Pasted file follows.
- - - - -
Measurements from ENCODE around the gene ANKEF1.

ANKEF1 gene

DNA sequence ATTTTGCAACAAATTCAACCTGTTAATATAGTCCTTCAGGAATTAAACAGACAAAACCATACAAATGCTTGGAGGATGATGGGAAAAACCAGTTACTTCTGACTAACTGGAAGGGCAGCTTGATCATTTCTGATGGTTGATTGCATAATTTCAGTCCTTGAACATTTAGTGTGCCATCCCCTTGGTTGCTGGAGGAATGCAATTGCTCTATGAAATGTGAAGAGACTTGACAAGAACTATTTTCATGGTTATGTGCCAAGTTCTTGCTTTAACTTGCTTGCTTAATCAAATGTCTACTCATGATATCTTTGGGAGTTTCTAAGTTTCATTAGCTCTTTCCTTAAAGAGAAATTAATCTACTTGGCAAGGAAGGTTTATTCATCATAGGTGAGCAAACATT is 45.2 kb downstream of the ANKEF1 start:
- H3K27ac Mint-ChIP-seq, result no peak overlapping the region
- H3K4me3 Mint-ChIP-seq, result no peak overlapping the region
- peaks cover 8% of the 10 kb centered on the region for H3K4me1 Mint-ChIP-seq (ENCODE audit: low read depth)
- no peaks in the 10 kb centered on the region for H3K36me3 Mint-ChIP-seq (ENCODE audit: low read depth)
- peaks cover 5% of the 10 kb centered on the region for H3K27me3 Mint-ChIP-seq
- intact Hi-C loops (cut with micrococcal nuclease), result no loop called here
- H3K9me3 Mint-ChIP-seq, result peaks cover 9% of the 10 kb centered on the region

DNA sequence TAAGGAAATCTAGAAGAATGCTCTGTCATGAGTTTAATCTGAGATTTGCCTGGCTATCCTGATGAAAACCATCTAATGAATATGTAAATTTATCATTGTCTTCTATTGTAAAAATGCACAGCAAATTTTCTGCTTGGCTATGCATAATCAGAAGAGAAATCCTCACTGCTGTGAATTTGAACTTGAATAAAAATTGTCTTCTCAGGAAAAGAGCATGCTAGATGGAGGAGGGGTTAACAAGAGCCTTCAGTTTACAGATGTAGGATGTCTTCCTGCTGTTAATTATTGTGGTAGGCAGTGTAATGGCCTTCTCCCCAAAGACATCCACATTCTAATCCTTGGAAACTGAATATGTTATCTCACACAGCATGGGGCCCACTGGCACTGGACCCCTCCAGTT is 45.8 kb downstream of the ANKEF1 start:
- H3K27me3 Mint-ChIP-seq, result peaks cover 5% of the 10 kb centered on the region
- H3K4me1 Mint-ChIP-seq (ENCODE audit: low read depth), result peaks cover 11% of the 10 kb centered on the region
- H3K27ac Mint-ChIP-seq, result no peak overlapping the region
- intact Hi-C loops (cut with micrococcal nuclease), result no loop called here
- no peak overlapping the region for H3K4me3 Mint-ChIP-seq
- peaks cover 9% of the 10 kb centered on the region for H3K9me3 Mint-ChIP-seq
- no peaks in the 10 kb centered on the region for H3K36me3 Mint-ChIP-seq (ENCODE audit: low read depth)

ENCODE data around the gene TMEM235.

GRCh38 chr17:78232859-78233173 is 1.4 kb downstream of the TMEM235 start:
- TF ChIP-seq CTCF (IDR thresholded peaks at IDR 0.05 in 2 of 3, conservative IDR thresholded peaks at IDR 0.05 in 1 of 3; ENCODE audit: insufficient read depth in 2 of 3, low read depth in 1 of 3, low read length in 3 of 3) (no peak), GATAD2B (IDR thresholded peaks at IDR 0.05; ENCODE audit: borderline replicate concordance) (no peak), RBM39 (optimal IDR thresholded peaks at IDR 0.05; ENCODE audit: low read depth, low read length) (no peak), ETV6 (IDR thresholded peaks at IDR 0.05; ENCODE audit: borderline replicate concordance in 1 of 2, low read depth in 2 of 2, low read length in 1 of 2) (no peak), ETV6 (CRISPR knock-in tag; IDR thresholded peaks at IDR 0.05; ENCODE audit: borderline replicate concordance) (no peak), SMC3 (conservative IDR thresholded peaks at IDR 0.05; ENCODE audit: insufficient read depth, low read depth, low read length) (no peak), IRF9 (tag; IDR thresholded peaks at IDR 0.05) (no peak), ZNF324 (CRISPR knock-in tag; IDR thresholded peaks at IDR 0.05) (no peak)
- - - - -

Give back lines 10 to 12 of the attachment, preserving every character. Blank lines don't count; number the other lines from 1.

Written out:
- H3K9me3 Mint-ChIP-seq, result peaks cover 9% of the 10 kb centered on the region

DNA sequence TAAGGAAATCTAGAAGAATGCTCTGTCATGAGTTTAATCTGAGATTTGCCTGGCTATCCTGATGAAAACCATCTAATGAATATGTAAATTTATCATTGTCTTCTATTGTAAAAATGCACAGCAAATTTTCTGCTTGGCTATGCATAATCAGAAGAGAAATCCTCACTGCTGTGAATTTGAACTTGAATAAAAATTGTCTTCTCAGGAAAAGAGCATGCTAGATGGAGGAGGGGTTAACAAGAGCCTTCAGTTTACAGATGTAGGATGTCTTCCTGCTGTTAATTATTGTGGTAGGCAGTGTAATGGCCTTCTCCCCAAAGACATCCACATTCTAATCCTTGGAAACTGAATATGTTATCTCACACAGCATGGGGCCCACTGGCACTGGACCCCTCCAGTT is 45.8 kb downstream of the ANKEF1 start:
- H3K27me3 Mint-ChIP-seq, result peaks cover 5% of the 10 kb centered on the region